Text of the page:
Yuan, Guanghui, Cao, Yingchang, Gluyas, Jon
& Jia, Zhenzhen (2017). Reactive transport modeling of coupled feldspar dissolution and secondary mineral precipitation and its implication for diagenetic interaction in sandstones. Geochimica et Cosmochimica Acta 207
Author(s) from Durham
Dissolution of feldspars and precipitation of secondary minerals (kaolinite, illite and quartz) are significant diagenetic processes in arkosic sandstones. We examined moderately buried sandstones in the Eocene Shahejie Formation from two sags in the Bohai Bay Basin, East China. Three different types of mineral assemblages (MA) were identified: extensively leached feldspars with a large amount of authigenic kaolinite and quartz cement (MA-1), extensively leached feldspars with a large amount of authigenic kaolinite and minor quartz cement (MA-2), and extensively leached feldspars with a small amount of both authigenic kaolinite and quartz cement (MA-3).
Numerical simulations at the continuum scale using Geochemist’s Workbench 9.0 were conducted to decipher the origin of the different mineral assemblages. The physicochemical reactions including feldspar dissolution, transport of Al3+ and SiO2(aq), and precipitation of kaolinite and quartz are coupled together in these simulations, with constraints of chemical reactions, kinetic law, dispersion, and advection. Modeling results suggest that a dissolution zone, a transitional zone, and a precipitation zone can be formed in a sandstone unit with suitable constraints of temperature, flow rate, fluid composition and mineral reaction rate. And MA-3, MA-2, and MA-1 assemblages develop in these three zones respectively. The higher SiO2(aq) concentration required for the saturation of quartz than for kaolinite and the low Al3+ concentration needed for the saturation of kaolinite lead to the precipitation of only kaolinite in the transitional zone in a geochemical system with feldspar dissolution serving as the dominant source of SiO2(aq) and Al3+.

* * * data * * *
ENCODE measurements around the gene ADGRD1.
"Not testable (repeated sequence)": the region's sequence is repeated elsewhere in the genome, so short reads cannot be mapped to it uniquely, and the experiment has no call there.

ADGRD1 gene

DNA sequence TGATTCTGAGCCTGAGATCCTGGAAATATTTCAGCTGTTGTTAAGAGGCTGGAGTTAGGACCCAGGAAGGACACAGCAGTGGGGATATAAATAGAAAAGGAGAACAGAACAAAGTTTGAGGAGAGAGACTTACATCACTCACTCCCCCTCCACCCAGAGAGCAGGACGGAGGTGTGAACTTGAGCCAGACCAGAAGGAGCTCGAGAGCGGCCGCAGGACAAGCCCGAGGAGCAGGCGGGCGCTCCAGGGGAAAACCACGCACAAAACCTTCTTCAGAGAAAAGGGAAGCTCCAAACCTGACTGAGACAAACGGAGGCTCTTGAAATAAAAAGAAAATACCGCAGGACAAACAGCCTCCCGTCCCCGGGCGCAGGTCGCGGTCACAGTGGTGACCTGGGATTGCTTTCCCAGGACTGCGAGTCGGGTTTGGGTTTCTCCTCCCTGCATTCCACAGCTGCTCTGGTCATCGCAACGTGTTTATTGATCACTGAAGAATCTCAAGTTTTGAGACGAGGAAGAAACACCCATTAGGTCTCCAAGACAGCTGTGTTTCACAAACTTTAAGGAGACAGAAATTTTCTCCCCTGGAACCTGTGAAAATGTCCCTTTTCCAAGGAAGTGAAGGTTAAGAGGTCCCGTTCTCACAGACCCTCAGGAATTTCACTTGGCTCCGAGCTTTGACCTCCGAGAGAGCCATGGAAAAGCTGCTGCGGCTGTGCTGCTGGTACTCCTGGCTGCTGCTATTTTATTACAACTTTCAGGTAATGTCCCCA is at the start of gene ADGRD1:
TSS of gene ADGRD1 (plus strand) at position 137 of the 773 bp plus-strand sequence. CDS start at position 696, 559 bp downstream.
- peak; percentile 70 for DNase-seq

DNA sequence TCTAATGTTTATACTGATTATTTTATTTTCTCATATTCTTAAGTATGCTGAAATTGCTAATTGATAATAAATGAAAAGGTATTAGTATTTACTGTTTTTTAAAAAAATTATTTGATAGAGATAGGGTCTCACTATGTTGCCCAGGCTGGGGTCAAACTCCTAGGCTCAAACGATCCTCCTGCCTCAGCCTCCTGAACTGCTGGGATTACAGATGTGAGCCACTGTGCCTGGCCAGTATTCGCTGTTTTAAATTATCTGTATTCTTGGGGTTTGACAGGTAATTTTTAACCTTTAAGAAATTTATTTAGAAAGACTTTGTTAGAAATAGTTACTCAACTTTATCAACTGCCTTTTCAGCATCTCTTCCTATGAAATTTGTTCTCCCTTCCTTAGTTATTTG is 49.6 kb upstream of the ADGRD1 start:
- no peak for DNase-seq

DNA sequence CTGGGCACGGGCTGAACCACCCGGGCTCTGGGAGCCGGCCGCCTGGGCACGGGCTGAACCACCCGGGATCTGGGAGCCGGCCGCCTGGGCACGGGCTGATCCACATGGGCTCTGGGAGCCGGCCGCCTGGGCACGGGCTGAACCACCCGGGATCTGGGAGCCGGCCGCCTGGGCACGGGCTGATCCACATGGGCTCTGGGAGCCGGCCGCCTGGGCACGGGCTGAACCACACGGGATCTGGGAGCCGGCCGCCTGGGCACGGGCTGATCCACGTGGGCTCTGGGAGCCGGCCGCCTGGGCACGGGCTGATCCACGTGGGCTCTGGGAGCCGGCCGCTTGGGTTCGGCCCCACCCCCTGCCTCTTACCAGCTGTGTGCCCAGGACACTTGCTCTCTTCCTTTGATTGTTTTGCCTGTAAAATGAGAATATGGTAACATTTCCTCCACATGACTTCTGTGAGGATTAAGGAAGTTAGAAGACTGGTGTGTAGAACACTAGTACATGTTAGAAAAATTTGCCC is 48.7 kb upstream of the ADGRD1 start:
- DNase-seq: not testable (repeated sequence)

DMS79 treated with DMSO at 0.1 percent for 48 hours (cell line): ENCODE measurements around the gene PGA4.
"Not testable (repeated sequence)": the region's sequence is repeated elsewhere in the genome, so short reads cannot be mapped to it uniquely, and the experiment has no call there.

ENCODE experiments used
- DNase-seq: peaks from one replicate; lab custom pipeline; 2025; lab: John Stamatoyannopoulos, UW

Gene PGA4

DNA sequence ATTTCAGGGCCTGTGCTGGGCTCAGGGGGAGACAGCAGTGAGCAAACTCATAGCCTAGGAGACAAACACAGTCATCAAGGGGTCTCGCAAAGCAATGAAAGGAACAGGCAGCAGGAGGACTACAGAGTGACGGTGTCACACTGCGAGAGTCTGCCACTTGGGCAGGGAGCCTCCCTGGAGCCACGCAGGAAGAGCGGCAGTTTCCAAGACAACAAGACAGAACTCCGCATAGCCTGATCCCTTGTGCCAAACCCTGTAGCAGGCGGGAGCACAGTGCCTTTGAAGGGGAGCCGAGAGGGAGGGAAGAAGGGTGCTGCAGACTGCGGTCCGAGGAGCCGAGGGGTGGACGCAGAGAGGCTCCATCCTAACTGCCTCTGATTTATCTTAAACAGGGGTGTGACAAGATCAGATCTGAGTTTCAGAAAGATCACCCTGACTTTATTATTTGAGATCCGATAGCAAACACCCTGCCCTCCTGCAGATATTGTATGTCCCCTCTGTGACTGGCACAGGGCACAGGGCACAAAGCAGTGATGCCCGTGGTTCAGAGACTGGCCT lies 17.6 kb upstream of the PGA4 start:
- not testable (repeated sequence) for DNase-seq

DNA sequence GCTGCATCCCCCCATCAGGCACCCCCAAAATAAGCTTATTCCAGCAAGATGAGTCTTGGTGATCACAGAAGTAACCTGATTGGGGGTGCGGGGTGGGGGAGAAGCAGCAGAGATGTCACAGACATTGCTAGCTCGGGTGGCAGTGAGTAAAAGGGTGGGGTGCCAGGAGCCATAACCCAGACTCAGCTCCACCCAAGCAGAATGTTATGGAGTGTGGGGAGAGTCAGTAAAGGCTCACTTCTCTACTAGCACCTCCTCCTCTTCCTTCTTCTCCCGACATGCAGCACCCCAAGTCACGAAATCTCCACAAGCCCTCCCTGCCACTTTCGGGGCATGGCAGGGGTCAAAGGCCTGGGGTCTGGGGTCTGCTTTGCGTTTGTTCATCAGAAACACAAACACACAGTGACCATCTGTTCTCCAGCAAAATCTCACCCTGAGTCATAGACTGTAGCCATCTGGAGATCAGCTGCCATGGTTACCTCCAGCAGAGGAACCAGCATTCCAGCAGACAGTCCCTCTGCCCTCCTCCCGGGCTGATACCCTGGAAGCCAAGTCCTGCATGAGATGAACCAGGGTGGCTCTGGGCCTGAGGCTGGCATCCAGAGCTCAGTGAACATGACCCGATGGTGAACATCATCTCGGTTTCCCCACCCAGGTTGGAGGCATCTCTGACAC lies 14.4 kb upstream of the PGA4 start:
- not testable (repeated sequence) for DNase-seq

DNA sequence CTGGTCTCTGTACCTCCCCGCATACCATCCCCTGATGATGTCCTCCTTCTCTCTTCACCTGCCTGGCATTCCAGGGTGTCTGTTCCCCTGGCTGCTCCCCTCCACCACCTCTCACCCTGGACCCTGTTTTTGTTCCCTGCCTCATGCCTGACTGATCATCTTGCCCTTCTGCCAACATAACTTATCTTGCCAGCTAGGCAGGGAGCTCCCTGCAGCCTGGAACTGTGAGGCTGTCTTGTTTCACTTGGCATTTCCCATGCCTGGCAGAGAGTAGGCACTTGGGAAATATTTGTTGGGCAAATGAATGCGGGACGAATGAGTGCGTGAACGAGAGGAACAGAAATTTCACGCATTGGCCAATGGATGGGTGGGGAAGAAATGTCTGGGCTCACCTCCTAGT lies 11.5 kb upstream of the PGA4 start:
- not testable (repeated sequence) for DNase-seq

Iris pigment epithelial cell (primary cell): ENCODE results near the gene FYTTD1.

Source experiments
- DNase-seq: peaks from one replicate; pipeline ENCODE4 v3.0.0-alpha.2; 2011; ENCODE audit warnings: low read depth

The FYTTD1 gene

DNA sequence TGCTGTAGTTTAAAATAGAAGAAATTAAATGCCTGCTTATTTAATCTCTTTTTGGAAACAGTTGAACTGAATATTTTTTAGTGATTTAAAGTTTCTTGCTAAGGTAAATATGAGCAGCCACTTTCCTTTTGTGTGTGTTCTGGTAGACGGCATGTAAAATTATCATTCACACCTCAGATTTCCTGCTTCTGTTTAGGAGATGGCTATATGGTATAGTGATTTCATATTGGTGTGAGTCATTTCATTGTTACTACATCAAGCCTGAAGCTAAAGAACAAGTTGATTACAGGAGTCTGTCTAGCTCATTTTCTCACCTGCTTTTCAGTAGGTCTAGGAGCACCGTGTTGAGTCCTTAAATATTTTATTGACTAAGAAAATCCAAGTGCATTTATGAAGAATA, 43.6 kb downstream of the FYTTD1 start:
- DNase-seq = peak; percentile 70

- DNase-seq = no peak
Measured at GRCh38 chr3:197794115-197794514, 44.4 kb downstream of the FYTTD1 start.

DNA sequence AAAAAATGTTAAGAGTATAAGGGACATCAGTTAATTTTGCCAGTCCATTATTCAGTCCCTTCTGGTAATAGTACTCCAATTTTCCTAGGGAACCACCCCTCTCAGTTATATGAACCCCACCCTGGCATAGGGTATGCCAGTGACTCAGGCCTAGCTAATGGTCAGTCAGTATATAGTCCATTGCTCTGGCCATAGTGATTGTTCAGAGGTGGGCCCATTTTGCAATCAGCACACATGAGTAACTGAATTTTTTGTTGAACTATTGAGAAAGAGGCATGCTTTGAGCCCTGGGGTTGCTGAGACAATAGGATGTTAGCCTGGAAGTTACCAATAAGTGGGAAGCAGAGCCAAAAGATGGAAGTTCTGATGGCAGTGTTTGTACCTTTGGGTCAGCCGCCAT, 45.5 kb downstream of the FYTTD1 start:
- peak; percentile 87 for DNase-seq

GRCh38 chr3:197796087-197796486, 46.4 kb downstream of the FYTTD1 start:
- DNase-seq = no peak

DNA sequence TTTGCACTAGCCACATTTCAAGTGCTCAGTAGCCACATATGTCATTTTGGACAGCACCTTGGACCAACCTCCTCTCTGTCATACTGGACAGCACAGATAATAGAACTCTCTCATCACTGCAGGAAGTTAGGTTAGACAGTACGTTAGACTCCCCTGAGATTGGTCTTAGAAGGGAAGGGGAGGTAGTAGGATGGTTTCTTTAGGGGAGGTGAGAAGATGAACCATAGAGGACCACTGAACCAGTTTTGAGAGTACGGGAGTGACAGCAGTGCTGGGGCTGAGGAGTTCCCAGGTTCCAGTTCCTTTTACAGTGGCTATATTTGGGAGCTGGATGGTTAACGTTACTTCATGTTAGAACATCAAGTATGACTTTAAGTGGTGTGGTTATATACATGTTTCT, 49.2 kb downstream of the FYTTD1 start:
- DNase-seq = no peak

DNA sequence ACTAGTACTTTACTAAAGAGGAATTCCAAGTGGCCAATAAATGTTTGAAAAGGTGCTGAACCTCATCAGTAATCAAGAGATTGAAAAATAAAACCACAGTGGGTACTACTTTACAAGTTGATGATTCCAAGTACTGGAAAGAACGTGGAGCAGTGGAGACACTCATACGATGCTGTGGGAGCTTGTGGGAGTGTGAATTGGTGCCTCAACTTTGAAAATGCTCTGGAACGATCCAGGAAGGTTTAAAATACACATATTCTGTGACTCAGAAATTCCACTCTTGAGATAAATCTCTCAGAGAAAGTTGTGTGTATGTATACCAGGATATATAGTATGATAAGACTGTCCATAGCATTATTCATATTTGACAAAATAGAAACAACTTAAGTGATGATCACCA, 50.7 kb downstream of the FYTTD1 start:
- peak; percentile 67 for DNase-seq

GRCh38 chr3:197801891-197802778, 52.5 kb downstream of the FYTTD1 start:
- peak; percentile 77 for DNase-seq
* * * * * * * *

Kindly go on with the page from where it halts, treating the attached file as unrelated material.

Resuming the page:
Comparisons between modeling results and observations of natural sandstone diagenesis suggest that an MA-1 assemblage is likely to occur in buried sandstones at high temperatures (>70–80 °C) and low flow rates. An MA-2 assemblage may occur in moderately buried sandstones at moderate temperatures (40–70 °C), in deeply buried sandstones with faults and fractures serving as conduits of meteoric freshwater, or in shallow sandstones where meteoric water is not abundant. An MA-3 assemblage tends to occur in shallow sandstones at low temperatures (<40–50 °C) and high flow rates, or in buried sandstones where faults and fractures develop widely and serve as freshwater conduits. These proposals are valid in natural arkosic sandstones and of great significance in deciphering the diagenetic environments where the feldspar dissolution and secondary mineral precipitation have occurred.